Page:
# Energy in packets

1. Jul 25, 2008

### vipulsilwal

i have just started studying quantum physics, please clear this doubt

energy is in small packets called quanta. when a body absorbs heat(form of energy) these packets are absorbed. so after being absorbed are they destroyed (or disintegrated) or remain in form of packets.
i believe it should remain in form of packets.
please correct me, if i am wrong.

2. Jul 25, 2008

### mathman

When photons are absorbed, the results are more energetic electrons, atoms, or molecules, depending on the photon energy. The photons are gone.

3. Jul 26, 2008

### vipulsilwal

'gone', does that means they are destroyed??
if that is the case, then for again making a photon(when body radiates energy) there should be some driving force or something that keeps that photon integrated(intact).
are there some constituents of photons too?

4. Jul 26, 2008

### mathman

"destroyed" is a misnomer, they are absorbed. An example - microwave oven. The energy is absorbed by the water and it gets hot.

Photons don't have constituents - they are fundamental particles of energy.

Last edited: Jul 26, 2008
5. Jul 27, 2008

### vipulsilwal

something which gets absorbed does it loses its existence?
if not, then number of photons in universe will always remain constant?
if no, how they are created?

6. Jul 28, 2008

### mathman

Absorption means going out of existence. No. of photons in universe is not constant. Photons are created whenever some process generates them. Examples: microwave oven, TV transmitter, flashlight, etc.

7. Aug 1, 2008

### map19

we don't know why you can only add or subtract energy from an electromagnetic wave in fixed amounts (quanta) but we know the amount in a packet is E = hf. So a photon is one packet and contains hf. So it's frequency dependent.
If the amount of energy in a photon is close to the amount of energy required to move a bound electron into a higher orbit it is absorbed.
At low frequencies the photon has small energy and may be absorbed into the quantised vibration of a molecule. This is infra red radiation causing the molecule to warm up. That is, vibrate faster.

8. Aug 1, 2008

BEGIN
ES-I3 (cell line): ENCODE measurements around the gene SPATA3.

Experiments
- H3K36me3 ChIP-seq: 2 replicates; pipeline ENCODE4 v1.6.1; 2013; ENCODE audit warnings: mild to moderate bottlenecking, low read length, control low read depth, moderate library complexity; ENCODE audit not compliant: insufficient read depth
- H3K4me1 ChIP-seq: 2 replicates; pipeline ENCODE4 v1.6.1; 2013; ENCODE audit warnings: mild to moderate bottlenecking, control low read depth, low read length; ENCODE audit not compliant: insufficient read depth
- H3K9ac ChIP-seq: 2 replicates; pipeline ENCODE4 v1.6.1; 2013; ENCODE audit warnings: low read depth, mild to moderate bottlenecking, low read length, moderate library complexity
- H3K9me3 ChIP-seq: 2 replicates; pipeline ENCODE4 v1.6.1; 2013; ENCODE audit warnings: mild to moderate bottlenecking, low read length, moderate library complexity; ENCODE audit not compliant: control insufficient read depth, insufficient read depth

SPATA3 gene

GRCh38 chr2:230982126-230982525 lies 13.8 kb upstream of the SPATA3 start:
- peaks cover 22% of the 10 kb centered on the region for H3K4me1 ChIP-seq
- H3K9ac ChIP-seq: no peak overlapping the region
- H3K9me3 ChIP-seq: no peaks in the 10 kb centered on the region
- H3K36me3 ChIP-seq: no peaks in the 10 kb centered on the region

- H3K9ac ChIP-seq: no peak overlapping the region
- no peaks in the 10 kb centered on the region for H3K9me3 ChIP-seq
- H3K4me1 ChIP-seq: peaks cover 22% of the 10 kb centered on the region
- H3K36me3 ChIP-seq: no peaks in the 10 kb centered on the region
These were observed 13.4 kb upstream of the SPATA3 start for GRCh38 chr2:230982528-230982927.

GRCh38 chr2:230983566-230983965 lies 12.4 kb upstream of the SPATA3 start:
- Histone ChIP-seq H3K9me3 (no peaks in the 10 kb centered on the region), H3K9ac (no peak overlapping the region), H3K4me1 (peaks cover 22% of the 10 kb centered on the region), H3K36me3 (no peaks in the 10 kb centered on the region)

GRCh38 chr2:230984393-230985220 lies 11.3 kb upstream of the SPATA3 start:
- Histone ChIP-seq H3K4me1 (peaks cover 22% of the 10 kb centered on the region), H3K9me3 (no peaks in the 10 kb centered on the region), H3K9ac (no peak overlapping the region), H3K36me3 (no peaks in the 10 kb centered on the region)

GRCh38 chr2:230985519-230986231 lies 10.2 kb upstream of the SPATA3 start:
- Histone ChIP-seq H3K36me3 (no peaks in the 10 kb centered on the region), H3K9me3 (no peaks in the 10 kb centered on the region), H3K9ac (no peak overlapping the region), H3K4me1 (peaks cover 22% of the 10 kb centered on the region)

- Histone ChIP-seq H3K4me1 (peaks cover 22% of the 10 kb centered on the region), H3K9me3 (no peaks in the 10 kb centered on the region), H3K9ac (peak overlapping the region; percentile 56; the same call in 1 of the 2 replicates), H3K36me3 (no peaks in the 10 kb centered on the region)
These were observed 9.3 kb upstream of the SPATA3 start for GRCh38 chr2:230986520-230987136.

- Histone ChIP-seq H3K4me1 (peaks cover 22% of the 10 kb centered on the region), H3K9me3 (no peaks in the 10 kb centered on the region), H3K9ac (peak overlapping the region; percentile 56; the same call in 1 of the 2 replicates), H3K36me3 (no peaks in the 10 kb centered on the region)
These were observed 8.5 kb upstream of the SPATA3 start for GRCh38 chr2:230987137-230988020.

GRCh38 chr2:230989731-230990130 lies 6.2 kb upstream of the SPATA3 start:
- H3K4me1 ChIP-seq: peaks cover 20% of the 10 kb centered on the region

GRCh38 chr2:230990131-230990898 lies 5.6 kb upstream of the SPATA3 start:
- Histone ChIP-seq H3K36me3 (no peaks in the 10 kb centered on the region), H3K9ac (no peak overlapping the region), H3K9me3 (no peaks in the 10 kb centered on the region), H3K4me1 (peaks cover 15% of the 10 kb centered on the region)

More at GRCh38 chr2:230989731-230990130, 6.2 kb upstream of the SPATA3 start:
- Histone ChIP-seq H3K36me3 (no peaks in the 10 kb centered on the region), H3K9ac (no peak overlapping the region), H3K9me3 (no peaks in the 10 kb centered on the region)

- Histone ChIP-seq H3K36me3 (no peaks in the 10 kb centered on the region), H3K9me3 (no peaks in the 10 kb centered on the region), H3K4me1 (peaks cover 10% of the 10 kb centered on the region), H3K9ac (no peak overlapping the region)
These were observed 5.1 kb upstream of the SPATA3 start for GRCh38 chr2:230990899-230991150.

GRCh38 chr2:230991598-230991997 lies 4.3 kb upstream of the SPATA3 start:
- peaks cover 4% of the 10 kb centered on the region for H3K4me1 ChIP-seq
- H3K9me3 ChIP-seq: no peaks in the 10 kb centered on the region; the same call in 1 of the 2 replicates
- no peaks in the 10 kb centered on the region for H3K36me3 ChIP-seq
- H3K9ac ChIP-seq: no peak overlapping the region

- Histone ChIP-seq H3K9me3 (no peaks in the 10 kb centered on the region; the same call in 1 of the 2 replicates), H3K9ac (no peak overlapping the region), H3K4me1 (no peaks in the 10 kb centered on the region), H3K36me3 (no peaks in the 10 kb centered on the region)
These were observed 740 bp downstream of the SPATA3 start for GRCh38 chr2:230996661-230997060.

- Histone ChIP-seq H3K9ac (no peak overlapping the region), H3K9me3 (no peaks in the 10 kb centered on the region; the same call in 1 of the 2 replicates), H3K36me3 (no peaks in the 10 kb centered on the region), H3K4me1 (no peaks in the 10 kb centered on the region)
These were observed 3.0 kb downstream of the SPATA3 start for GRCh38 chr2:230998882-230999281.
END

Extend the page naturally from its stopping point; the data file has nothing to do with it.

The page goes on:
### whynothis

Is "destroyed" really a misnomer? When you say "absorbed" I think of a feynman diagrams with an electron and photon coming in and an electron going out. I say it is destroyed. The energy and other defining properties may be conserved but the photon doesn't exist anymore. This seems true from a QFT point of view and from a non-relativistic QM point of view where we quantize the electromagnetic field.

9. Aug 2, 2008

### mathman

I think it is simply a matter of definition. To my mind absorbed is better, since the energy goes into the energy of motion of the electron or something similar. Destroyed to me means it is no longer there at all.

10. Aug 2, 2008

### map19

A photon is not a little ball bearing with energy. It's a quantum of energy. Energy can't be destroyed, but after a photon is absorbed it no longer exists. If absorbed by a bound electron the electron may, after a brief time delay, relax to the original state by emitting a photon. This is not the original photon because its direction of motion is likely to be random.

11. Aug 23, 2010

### curioso

I would like to extend the question. When a photon is absorbed by an electron, making the electron more energetic, does this increase the mass of the electron?

Curioso

12. Aug 23, 2010

### map19

Yes.
What applies to matter in general does not always apply to sub-atomic particles. For matter any increase in temp, angular momentum, density, (that is, any energy addition) increases the mass. and thus the the gravitation.